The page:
by Bill White
Switzerland’s National Bank and the People’s Bank of China have
reached an agreement to swap their respective currencies, meaning the trade
between Swiss banking customers and China will no longer have to be
mediated by banking systems depending on the Federal Reserve or European
Central Bank (ECB).
This agreement is that latest of nearly two dozen which
China has made with central banks, including he ECB, the Bank of England, and
the Australian Central Bank, which allow for trade between the nations to use
China’s currency, the yuan.
Before the agreements, someone with large amounts of
national; currency, like the Swiss franc, would have to route transactions
through a bank in a third-party nation, or the People’s Bank of China itself,
to obtain Yuan, or to exchange yuan for heir national currency. Now Swiss
companies can exchange up to 150 billion yuan (21 billion Swiss francs) through
the Swiss banking system.
These agreements by China are part of a strategy to
limit American world influence and help present an alternative to the U.S.-led
Bretton Woods system. Before 2009, when China began this push, most
currency transactions went through the Federal Reserve, with the International
Monetary Fund providing loans to support national currencies. Among other
things this meant the U.S.,
could isolate nations by denying them access to the Federal Reserve system to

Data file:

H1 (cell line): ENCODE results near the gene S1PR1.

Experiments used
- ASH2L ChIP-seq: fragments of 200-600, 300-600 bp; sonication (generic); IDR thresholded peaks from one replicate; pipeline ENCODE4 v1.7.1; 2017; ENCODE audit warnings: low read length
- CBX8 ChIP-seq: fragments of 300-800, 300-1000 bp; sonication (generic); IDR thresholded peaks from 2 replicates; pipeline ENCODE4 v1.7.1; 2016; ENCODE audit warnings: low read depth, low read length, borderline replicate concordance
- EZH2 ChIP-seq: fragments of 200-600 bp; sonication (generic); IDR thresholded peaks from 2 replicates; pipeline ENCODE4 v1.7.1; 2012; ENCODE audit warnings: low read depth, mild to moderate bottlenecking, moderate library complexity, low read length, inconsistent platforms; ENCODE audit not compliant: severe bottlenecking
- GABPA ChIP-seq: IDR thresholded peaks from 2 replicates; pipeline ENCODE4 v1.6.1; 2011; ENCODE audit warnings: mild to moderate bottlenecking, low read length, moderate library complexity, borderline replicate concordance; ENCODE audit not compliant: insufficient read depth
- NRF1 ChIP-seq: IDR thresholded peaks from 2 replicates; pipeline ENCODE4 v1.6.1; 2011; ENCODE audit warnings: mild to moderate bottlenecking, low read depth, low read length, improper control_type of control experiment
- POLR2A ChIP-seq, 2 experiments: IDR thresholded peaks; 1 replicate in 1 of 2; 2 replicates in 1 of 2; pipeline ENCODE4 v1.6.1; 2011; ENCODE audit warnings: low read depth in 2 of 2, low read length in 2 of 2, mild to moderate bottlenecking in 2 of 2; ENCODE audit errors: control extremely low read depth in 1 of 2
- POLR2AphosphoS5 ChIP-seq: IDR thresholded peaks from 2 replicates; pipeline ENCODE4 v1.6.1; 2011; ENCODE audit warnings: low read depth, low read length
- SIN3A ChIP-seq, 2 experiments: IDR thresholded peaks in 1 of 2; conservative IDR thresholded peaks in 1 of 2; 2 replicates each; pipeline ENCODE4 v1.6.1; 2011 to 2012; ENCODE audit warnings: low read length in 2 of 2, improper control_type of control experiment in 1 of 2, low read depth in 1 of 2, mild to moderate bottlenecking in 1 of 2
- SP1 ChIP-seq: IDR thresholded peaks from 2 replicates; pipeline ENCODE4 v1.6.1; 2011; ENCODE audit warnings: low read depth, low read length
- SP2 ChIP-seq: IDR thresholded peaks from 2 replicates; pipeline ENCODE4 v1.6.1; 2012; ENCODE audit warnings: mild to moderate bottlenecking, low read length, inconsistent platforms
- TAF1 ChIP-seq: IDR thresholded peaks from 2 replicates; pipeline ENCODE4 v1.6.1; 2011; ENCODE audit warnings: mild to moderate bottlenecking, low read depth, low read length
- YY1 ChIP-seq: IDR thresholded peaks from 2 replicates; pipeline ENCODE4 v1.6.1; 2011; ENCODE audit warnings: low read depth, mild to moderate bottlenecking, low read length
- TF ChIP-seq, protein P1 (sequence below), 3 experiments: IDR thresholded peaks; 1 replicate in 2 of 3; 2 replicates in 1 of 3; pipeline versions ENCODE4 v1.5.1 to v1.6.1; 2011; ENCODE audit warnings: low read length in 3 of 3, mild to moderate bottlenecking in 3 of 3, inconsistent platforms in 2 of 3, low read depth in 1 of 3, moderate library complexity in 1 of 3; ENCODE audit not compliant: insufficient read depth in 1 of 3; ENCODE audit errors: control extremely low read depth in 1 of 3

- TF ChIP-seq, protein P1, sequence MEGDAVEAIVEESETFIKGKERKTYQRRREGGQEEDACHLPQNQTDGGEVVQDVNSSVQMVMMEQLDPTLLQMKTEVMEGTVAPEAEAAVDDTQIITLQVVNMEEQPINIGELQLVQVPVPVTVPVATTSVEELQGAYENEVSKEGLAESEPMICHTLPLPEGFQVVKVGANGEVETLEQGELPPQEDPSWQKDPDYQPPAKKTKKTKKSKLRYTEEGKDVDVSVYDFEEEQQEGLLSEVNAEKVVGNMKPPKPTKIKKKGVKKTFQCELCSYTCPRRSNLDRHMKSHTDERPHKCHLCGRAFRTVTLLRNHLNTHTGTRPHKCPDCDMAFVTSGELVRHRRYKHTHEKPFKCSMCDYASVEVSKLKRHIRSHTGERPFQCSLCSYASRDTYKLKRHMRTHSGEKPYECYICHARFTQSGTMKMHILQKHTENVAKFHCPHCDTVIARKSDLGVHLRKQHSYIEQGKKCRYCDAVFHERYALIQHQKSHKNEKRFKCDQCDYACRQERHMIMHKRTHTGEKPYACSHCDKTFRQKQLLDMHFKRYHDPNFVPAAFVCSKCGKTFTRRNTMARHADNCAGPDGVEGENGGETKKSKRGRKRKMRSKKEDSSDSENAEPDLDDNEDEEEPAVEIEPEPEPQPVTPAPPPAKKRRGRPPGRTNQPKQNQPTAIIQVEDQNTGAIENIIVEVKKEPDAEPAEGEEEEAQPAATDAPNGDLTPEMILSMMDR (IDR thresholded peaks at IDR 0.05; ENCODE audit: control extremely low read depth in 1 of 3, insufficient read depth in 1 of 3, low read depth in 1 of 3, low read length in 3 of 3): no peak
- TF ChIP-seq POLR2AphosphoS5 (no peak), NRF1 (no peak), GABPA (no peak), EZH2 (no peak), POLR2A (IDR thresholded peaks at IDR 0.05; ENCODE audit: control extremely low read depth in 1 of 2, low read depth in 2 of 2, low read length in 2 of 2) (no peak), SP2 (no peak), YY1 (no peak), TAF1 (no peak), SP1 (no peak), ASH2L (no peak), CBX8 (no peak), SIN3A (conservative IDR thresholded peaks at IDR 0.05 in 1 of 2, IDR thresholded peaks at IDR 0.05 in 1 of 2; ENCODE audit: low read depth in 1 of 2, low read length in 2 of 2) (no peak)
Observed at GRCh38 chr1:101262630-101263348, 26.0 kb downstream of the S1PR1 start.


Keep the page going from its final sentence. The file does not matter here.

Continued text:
clear international transactions, a tactic recently used against Iran.
new regime, countries could continue trade the China,
and theoretically with nations in China’s
exchange network, even if access to the U.S. banking system was terminated.
This news comes a week after China,
Russia, Brazil, India
and South Africa
announced the launch of a new development bank and currency reserve designed to
provide small nations with an alternative to the World Bank/IMF system. China has pledged to Venezuela
this week $40 billion in loans and economic aid to shore up the Venezuelan
economy, loans Venezuela
is repaying with 100,000 barrels of oil worth about $9.3 million on the
international market a day.
In the past, the United
States has been able to starve small nations like Venezuela or Argentina of dollars, and cause
substantial harm to their economies. Such nations have had to import heavily
dollar-denominated contracts and have
also, in the case of Argentina,
exported dollars as interest payments on their bonds. Their domestic economies’
dollar-dependence has thus driven down exchange rates. A yuan alternative for
such nations, back by a steady supply of yuan from China,
would transfer nations’ economic dependence from the U.S.
Nations are only financially independent when they print
their own currency, giving it value by accepting it for taxes and demanding its
acceptance by foreigners. The alternative, which exists in most nations and the
has a federal bank print currency only to fund loans, giving it value by
accepting it as interest. The former system is debt free because the nation
spends money into existence. The latter creates a never-ending debt cycle
because money only comes into existence when it is lent. When too many debts
come due, the system collapses—which is why never-ending inflation, which
planners hope will expand the money supply faster than payment is demanding,
characterizes modern economies.